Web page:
On May 15, a new force exploded onto the Spanish political scene. A week before regional and municipal elections, tens of thousands of young people occupied the main squares in Madrid, Barcelona and many other Spanish cities.


NGOization: Depoliticizing Activism in Canada

By Dru Oja Jay

Across Canada, movement organizations are preparing for the People's Social Forum, coming up in August. There's a buzz of excitement and anticipation in the air as committees elect delegates, and strategies are debated. When hundreds of activists gather in Ottawa in a few months, we will be drawing from a rich, long-simmering cauldron of theoretical discussion and insight issuing from astute on-the-ground observations.


Three Years of Revolt in Syria

By Joseph Daher


"Three years of hunger and suffering, but three years of pride and dignity." Photo courtesy Joseph Daher.

The recent death of Canadian photo journalist and New Socialist Editorial Associate Ali Mustafa in a Syrian military bomb blast was a grim reminder of the brutal war that's ongoing in Syria. Joseph Daher wrote a series of six articles in 2012 that analysed the Syrian rebellion. These articles can be found here. In this article Joseph Daher analyses the many forces of reaction within Syria, and celebrates three years of courageous struggle for democracy and social change.


The Mass Popular Uprising in Bosnia-Herzegovina: 20 Years After the War

By Gal Kirn
Year 1995, Dayton, Ohio. The end of three year war in Bosnia and Herzegovina (BiH) is announced, the end of the war that in the most brutal ways materialized the idea of "end of history" with the global triumph of liberal democracy and transition to capitalism. Many "ordinary" citizens thought everything was going to be better.

Two decades later, BiH seemed to be one of the last places where any kind of political uprisings or emancipatory politics could take place. A collective sense of despair, passivity and helplessness prevailed. But this month, nineteen years after Dayton, the biggest protests in recent decades have taken place in the region.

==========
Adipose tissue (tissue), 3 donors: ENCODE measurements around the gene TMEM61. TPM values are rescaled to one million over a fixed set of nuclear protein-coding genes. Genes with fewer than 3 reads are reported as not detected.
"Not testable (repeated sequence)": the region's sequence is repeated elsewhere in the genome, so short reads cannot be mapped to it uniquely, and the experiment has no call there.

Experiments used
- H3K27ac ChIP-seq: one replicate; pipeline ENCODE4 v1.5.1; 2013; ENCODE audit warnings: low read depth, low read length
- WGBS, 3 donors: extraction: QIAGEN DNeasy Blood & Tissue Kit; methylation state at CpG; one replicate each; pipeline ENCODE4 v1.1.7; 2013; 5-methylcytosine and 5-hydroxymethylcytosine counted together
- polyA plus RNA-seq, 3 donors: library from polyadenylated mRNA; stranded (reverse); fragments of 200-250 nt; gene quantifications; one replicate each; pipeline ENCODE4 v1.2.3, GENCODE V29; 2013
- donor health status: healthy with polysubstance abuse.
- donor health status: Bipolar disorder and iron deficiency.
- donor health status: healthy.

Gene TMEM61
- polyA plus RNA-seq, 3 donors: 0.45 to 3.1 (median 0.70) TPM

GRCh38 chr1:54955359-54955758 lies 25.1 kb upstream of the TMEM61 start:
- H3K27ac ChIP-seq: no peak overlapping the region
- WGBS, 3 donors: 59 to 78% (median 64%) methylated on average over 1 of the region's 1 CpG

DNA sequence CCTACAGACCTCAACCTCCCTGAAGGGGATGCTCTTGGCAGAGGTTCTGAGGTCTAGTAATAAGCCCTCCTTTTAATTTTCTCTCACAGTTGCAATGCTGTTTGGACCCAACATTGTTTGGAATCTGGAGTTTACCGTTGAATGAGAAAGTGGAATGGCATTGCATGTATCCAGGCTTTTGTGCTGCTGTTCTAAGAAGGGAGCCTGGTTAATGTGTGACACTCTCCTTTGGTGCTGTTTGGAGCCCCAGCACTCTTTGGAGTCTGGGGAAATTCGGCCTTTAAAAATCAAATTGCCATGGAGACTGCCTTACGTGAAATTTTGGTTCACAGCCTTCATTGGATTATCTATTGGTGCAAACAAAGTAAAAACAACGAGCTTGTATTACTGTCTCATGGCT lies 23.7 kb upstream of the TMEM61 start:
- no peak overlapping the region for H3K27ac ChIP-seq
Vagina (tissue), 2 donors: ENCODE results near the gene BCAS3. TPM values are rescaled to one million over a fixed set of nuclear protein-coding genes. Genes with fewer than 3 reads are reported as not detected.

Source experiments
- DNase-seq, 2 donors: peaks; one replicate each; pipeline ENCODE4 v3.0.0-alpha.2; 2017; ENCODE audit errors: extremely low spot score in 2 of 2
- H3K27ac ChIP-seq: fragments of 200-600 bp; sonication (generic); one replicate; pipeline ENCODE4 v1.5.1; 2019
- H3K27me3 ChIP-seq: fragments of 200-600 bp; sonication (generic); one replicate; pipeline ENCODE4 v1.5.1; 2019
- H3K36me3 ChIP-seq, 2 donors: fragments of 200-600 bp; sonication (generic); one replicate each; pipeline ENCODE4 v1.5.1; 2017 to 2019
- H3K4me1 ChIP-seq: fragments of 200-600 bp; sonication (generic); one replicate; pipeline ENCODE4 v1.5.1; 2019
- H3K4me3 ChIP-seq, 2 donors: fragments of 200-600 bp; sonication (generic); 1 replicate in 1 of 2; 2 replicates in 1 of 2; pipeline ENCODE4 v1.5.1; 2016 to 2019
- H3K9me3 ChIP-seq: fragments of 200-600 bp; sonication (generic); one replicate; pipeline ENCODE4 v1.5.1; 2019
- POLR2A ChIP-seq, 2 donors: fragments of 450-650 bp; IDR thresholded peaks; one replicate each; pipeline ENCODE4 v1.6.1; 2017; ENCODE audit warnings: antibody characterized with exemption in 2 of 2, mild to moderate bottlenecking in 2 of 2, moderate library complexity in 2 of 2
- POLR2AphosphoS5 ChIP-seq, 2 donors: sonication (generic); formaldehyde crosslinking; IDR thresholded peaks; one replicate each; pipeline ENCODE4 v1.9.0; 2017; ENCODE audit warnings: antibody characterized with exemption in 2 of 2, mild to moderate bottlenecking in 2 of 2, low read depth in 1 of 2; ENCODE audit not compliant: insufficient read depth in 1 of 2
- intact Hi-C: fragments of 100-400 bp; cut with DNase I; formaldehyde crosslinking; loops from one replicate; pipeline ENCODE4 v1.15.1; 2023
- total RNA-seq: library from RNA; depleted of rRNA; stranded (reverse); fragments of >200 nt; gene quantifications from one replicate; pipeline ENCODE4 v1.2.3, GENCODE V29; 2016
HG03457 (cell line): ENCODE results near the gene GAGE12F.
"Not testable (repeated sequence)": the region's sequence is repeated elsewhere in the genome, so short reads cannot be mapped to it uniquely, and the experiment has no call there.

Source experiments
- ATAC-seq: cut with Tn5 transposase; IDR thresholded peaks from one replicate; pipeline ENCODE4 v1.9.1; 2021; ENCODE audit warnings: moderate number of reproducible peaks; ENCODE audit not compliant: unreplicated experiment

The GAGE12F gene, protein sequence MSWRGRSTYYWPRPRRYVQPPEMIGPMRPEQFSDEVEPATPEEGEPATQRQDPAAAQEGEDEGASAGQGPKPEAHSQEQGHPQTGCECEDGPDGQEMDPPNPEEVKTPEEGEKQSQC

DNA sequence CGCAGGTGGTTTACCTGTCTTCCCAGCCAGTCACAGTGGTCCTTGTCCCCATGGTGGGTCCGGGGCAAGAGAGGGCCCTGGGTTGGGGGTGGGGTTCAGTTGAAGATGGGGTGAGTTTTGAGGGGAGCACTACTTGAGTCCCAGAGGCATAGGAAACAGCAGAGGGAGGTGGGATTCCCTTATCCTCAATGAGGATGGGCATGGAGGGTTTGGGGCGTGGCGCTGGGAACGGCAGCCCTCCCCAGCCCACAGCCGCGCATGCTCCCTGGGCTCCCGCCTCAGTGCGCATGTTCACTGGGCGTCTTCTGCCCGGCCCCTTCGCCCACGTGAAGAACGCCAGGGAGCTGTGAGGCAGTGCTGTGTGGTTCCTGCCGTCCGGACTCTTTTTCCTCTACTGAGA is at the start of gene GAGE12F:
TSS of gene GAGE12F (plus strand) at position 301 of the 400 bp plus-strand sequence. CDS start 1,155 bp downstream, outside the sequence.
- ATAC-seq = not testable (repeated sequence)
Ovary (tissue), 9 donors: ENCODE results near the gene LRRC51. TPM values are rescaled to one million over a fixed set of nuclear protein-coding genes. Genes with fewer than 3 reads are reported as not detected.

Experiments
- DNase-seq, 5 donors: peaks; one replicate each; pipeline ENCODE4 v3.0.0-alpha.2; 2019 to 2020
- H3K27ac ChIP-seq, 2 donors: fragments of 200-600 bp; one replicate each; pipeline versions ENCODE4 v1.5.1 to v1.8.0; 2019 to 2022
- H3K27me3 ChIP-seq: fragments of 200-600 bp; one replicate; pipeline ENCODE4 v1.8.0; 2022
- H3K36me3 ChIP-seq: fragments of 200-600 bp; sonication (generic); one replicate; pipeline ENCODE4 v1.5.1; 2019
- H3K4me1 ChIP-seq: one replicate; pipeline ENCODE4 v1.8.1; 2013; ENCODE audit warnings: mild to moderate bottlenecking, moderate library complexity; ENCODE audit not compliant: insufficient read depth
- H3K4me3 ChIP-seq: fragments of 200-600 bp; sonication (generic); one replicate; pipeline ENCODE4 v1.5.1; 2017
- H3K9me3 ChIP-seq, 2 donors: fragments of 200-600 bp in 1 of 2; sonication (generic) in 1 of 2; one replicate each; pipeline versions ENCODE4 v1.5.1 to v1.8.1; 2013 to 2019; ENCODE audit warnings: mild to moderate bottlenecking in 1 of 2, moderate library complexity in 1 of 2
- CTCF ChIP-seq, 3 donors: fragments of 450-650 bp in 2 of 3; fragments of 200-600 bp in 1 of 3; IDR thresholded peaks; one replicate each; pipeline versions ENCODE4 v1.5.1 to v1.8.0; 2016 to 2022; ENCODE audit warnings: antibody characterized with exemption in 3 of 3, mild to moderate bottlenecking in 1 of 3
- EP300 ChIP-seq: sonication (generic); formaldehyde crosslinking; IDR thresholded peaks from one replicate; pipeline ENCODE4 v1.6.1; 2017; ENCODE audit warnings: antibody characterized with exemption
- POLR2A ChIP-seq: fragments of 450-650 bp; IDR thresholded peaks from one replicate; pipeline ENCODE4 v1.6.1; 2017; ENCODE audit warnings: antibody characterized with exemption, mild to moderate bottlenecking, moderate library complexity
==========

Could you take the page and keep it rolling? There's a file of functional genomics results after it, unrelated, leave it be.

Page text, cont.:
What Happened in Wisconsin?

By Tessa Echeverria and Andrew Sernatinger

On a cold January day in Wisconsin, the two of us sat over a couple of cups of coffee and started talking, like many others, about what was happening in the world and remarked on the chain of revolts across Europe and North Africa. We got up to leave and passed a copy of January's Economist magazine, the cover reading "The Battle Ahead, Confronting the Public Sector Unions." We crossed East Washington Avenue, a long stretch of vacant manufacturing buildings in Madison, and asked each other, "When is it going to be our turn?"


Editorial on the Crisis in Libya: Caught Between Qadafi and Imperialism

The current popular uprising against Colonel Qadafi in Libya is part of a wider revolutionary wave occurring all across the Middle East and North Africa that deserves our unconditional support. A victory for the Qadafi regime over the rebellion would no doubt represent a devastating blow not only to Libya's own future but to the revolutionary process in the region as a whole. As NATO's no-fly zone over Libya increasingly looks to transform into a long and protracted military operation, it is important now for social justice advocates across Canada to reflect critically upon why the decision to intervene was made, who exactly stands to benefit, and what the likely consequences will be.